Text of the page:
“Understanding how every fragment of data is collected, where it is held, and how it is accessed and used can be the difference between having a profitable, secure business and succumbing to damaging breaches.
“The key is employing Cyber Security Maturity (CSM) modelling, which allows organisations to understand their security posture with granularity, providing a roadmap to robustness.”
Learn something new everyday
Compliance training is key according to Steve Wainwright, managing director EMEA at Skillsoft, who believes that continuous education is necessary for employees to gain the skills needed to keep GDPR top of mind.
“Ongoing compliance training will ensure employees are aware of the new rules on personal data management, while also increasing accountability throughout the organisation.
“Training helps employees stay mindful of potential compliance impacts when making decisions, particularly those involving the handling of data. A one off training session won’t be enough; companies need a comprehensive, ongoing training strategy to address GDPR.”
John Williams, product manager at Node4, agrees that employee training is crucial for businesses to protect their data, on top of the range of technology that is available.
“Treat your staff as your human firewall, educate them in the threats they may be exposed to and get them active and aware of those threats – they are your intelligent line of defence. Added to this, regular vulnerability scanning and penetration testing provides vital intelligence that your security is matched to the threats.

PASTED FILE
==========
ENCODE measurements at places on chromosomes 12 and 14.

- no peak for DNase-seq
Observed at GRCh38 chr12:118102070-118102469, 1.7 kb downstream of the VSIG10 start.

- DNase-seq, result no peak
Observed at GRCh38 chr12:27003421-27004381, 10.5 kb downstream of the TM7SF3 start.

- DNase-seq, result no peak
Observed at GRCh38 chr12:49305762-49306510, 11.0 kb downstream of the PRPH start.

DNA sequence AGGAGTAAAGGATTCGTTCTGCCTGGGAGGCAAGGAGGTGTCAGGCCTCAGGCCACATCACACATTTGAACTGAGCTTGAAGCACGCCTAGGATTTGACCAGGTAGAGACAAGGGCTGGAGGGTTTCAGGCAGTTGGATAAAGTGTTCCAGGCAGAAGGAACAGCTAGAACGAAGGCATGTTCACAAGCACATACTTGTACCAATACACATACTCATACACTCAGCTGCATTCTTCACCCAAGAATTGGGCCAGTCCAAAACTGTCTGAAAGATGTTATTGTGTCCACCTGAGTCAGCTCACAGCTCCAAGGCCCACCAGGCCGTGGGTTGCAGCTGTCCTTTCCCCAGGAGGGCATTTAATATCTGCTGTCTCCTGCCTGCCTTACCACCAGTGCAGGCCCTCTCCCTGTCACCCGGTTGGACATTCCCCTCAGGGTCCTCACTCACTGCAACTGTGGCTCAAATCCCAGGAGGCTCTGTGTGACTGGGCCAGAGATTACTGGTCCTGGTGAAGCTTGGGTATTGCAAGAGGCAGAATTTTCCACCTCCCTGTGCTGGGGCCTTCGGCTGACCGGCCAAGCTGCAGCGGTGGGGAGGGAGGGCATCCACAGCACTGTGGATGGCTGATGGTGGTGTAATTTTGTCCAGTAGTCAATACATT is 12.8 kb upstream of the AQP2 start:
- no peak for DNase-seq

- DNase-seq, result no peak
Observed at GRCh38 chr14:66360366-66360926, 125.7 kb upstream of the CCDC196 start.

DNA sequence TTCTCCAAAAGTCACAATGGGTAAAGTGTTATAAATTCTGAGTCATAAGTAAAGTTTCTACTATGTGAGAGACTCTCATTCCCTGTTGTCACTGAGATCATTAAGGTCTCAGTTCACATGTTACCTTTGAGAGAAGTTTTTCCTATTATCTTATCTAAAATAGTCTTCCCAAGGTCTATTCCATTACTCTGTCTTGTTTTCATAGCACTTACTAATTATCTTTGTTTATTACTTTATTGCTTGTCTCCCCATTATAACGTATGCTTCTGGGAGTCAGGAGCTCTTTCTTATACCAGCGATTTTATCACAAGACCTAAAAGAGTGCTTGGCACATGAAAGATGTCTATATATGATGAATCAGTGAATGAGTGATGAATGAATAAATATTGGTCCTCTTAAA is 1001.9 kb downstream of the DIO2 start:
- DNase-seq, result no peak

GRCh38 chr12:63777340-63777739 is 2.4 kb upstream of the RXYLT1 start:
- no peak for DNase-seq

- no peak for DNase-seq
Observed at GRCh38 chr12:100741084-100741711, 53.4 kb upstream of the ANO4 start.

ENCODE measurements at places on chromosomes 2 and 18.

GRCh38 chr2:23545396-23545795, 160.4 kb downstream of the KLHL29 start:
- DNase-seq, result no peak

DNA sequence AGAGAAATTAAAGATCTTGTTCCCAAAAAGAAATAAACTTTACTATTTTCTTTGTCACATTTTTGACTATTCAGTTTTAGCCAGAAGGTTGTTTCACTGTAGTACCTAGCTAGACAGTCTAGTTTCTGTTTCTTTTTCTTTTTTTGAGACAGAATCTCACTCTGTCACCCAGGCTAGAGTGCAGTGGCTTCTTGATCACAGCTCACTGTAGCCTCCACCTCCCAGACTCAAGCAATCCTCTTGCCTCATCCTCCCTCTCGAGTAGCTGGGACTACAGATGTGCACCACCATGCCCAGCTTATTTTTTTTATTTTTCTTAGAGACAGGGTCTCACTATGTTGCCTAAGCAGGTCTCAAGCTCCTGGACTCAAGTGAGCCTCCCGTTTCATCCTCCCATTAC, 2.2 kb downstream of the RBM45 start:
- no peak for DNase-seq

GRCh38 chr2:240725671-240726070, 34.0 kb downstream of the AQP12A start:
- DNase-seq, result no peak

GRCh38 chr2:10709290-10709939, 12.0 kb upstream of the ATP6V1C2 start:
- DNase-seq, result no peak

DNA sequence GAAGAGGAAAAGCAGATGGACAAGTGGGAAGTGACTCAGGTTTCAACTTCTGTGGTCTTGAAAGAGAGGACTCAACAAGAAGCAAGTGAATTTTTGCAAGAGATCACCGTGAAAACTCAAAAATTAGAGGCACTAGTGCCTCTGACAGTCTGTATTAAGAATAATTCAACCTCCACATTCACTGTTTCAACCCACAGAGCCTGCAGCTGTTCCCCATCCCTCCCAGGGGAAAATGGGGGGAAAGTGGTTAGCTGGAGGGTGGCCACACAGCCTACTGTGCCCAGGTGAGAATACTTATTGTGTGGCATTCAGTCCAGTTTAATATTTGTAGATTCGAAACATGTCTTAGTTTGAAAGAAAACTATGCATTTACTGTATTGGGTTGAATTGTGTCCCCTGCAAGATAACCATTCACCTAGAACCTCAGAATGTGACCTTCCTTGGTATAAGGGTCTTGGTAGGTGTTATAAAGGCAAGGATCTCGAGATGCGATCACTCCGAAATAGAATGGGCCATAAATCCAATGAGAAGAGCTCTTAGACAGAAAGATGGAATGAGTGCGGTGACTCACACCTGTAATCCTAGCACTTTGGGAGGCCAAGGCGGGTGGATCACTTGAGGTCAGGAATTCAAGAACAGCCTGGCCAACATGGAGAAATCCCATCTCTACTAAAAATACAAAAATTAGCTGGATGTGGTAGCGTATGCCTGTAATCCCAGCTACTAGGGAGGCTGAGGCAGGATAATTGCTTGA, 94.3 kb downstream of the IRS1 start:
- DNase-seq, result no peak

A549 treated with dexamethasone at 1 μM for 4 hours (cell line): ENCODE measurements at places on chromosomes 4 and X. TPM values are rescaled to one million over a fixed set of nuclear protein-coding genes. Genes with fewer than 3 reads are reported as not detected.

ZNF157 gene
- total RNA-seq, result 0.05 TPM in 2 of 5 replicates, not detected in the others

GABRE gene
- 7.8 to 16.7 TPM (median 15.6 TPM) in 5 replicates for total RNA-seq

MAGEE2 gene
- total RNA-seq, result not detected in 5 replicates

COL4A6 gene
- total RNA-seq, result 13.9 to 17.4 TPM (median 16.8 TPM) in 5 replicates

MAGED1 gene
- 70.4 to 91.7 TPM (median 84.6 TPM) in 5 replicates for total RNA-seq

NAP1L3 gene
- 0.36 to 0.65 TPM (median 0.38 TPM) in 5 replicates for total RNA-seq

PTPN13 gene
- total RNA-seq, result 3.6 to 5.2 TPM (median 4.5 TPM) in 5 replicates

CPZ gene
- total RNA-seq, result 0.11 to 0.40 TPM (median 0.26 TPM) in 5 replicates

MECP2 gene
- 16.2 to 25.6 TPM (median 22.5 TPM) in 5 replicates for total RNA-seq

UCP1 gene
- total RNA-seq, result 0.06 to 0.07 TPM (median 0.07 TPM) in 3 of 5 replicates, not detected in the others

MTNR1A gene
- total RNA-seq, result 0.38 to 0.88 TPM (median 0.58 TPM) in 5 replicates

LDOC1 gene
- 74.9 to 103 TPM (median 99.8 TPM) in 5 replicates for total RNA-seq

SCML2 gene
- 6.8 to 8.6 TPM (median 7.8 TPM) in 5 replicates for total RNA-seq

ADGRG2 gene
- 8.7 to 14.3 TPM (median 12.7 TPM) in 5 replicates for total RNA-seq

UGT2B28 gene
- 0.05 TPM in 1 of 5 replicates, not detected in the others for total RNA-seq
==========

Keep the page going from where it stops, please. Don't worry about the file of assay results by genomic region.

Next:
“And, should serious problems occur, disaster recovery and backups are vital as a solution to threats like ransomware, but as these systems also become the targets of cybercriminals they need to be protected – not just seen as a siloed last line of defence.”
Your data and regulations
Your right to own your own data has never been more in the spotlight, and so Nigel Tozer, solutions marketing director EMEA at Commvault encourages people to take an active role in controlling what businesses know about them.
“From a personal perspective, I’m aware of my data being used and abused just as much as before the act came into effect, the visible elements surfacing as spam, of course. Suitably armed, I now take action, and I recommend that everyone does the same; make an effort to submit subject access requests and demands to be forgotten where appropriate.”
So what does the future hold? Stephen Gailey, solutions architect at Exabeam, predicts that the government will likely step in to ensure that the biggest companies holding personal data are toeing the line.
“Over the next year, I believe we will see the first sign of government control over large internet service companies. Organisations such as Google and Facebook still don’t seem to understand what privacy means. I think we will actually see some form of legislative control being put forward or even break-ups considered.”
A day like Data Protection Day should not be the only day of the year that you think about your data, but rather a reminder that it should be top of your priorities list every day.
GDPR restrictions on where and how data can be kept and who can access it mean that businesses should fully understand their data management, and ensure that every regulation can be met now and in future.